Speech by Mr. Louis Ng Kok Kwang, MP for Nee Soon GRC, at the Second Reading of the Housing and Development (Amendment) Bill (Bill No. 32/2020)
Madam, this Bill makes two key changes. First, it enables banks to use HDB loans as collateral to borrow from MAS.
Second, it empowers the HDB to seize flats in certain cases where homeowners provided falsehoods to HDB.
I agree with these changes. They help banks release funds into a tight economy. They penalise the use of falsehoods by HDB applicants.
I have three clarifications to make.
My first clarification is about HDB bank loans.
The Bill allows banks to use HDB loans granted by them to obtain credit facilities and repurchase transactions from MAS. Previously they couldn’t.
This empowers MAS to inject more liquidity into our financial system. Indeed, MAS has recently created a new credit facility that allows certain banks to pledge home loans as collateral.
But there are risks. In this crisis economy, homeowners will increasingly feel the brunt of unemployment and salary cuts. More home loans will become delinquent or default.
MND itself said in 2018 that prolonged unemployment and drops in household income are two main reasons why households fall into mortgage arrears.
If households cannot repay their loans, banks will find it harder to repay MAS.
To clarify the significance of this amendment, I have two questions.
First, can Minister share data on what has been the default rate of HDB bank loans in the past five years?
Second, what is HDB’s forecast of the default rate of HDB bank loans in the next 12 months?
I was initially going to ask if HDB will continue to suspend late payment charges on HDB mortgage arrears. I’m glad Minister has announced that given the current economic conditions, HDB will further extend this to 31 Mar 2021. This is a much needed lifeline for many Singaporeans.
Sir, ensuring that homeowners can repay their bank loans is in the interest of homeowners, banks and our financial system.
Falsehoods, transfers, acquisitions
My second clarification relates to falsehoods, transfers and acquisitions.
The Bill gives HDB new powers to compulsorily acquire flats in certain cases. In particular, HDB now has the power to do so in cases where applications for flat ownership in an acquisition or transfer between relatives contained a false or misleading statement.
I have two sets of questions relating to this proposal.
One, in relation to both the existing Section 56 and to the new amendments, can Ministry clarify whether homeowners are allowed to amend the false or misleading statements in HDB applications they have submitted? If so, what are the channels for them to amend their statements?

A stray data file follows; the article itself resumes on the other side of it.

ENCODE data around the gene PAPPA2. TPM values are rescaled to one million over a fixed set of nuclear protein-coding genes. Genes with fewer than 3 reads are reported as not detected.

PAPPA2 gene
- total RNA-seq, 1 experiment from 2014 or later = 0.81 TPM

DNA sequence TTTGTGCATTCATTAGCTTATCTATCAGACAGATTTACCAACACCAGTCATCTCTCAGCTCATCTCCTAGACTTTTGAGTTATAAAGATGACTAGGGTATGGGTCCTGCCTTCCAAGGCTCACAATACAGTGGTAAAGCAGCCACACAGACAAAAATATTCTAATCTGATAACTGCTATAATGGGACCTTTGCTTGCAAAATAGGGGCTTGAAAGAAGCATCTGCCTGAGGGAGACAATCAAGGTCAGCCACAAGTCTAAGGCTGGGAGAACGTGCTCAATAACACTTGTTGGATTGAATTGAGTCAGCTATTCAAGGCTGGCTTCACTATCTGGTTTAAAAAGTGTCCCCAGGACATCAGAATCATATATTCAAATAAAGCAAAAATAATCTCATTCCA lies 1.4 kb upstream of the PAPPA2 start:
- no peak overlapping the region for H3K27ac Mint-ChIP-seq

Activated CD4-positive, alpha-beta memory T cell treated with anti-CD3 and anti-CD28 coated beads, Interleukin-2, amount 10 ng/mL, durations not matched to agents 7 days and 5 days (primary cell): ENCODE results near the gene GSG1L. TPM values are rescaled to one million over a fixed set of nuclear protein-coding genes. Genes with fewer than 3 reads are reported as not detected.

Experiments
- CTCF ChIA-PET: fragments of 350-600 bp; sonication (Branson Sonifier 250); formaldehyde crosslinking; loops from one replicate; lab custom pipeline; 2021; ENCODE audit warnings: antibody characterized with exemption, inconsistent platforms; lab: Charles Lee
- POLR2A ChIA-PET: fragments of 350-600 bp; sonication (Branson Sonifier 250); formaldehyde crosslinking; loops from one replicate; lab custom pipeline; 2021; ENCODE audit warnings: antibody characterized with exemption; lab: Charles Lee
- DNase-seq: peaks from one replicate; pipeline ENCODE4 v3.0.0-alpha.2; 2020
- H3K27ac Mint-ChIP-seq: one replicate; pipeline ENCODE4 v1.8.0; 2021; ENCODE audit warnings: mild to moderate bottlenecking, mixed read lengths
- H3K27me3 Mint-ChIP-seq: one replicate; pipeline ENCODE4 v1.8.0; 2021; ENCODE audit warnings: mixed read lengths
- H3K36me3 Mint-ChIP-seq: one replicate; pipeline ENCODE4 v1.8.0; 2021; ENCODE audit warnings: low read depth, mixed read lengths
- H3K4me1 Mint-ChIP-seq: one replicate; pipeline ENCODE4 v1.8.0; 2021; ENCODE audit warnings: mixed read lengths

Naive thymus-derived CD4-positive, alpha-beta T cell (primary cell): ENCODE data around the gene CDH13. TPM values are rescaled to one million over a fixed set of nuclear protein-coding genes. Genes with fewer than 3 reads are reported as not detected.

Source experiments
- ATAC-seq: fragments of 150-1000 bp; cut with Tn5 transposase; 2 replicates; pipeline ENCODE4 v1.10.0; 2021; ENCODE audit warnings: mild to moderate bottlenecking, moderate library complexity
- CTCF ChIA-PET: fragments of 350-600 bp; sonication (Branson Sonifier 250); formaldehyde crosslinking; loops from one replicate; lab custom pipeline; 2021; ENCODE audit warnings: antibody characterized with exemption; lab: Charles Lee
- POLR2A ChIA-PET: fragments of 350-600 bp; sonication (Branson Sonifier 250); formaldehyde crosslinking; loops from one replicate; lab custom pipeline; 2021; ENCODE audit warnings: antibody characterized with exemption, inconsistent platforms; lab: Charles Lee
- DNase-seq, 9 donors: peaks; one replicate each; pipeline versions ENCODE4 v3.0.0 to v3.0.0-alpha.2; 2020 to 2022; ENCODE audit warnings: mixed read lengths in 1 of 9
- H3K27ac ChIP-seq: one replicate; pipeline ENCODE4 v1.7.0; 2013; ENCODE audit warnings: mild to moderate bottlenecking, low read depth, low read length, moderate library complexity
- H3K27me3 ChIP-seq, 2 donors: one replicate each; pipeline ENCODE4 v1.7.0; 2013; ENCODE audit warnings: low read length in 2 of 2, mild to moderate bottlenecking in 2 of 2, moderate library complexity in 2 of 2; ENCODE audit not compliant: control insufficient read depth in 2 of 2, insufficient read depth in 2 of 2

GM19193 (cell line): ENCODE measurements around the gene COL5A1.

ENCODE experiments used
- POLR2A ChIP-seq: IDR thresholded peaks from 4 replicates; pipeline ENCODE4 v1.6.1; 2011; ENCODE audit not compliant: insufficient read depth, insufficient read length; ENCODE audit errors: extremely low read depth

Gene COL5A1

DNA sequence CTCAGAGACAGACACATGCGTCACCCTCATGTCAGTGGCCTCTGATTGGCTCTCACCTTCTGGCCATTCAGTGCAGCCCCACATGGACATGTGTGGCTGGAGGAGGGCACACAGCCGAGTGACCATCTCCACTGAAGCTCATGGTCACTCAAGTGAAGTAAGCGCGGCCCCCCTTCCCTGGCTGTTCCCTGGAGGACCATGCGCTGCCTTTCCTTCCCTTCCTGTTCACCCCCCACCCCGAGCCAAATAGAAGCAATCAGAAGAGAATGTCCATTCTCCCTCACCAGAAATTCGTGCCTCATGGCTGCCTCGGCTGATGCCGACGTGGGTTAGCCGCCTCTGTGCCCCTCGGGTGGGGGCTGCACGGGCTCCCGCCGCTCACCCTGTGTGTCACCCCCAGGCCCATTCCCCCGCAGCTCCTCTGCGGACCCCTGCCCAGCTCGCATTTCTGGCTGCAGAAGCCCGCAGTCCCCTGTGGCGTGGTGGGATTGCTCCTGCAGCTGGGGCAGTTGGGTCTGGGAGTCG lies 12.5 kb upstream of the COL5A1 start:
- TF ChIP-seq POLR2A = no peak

We must take a strong stance against the use of falsehoods in HDB applications. But where such falsehoods are assessed to be innocent or non-material, we should provide channels for voluntary correction.
Two, the amendment of Section 56 introduces the terms “transfer” and “acquisition”. There is no definition for either term in the Act for the purpose of Section 56.
Can Minister clarify what situations do “transfer” and “acquisition” refer to, respectively?
In particular, does the definition of “transfer” in Section 56 differ from its definition in Section 49, which is expressly stated to cover only Section 49?
Section 56 has significant impact on lives, as it empowers HDB to compulsorily acquire flats. Clear definitions with examples, provided on Parliamentary record, will help avoid any doubt in its interpretation.
Cat ownership in HDB flats
My final point is that we have not gone far enough in reviewing our HDB policies.
The policy of not allowing the keeping of cats in HDB flats has to be reviewed and changed. I’ve spoken up about this for more than a decade now.
I know this is not part of this Bill but I hope Minister will address this point.
Let me reiterate what I said in this House in March this year, “HDB has stated that cats are generally difficult to contain within the flat. When allowed to roam indiscriminately, they tend to shed fur and defecate or urinate in public areas, and also make caterwauling sounds, which can inconvenience your neighbours.
It does not make sense that one is allowed to keep a dog, and now a big dog, but not a cat, not even a little kitten. Dogs can also shed fur and defecate or urinate in public areas. What is more, they bark.
HDB’s concerns can be easily addressed. We can ensure that pet cats do not roam indiscriminately and are sterilised.
Sterilised cats do not make caterwauling sounds. I have seen firsthand how all these simple measures can be taken and people can keep cats in their flats without affecting their neighbours.”
In response to my question, MND has said, ‘when HDB receives a complaint, they go down and investigate. If the cat is not causing any disamenities, the resident will not be asked to remove the cat”.
I appreciate this reply but my question then is what is the point of having a rule that we do not actively enforce?
So many people are already keeping cats in HDB flats. Many of us as MPs see this during our home visits and some of us even take photos with our HDB residents and their cats.
Sir, I sincerely hope that MND will amend the Housing and Development (Animals) Rules to reflect what we already accept in reality – that HDB residents are allowed to keep cats, which can be removed if found to be causing disamenities to the community.
Sir notwithstanding my clarifications, I stand in support of the Bill.
Watch the speech here
Watch the response here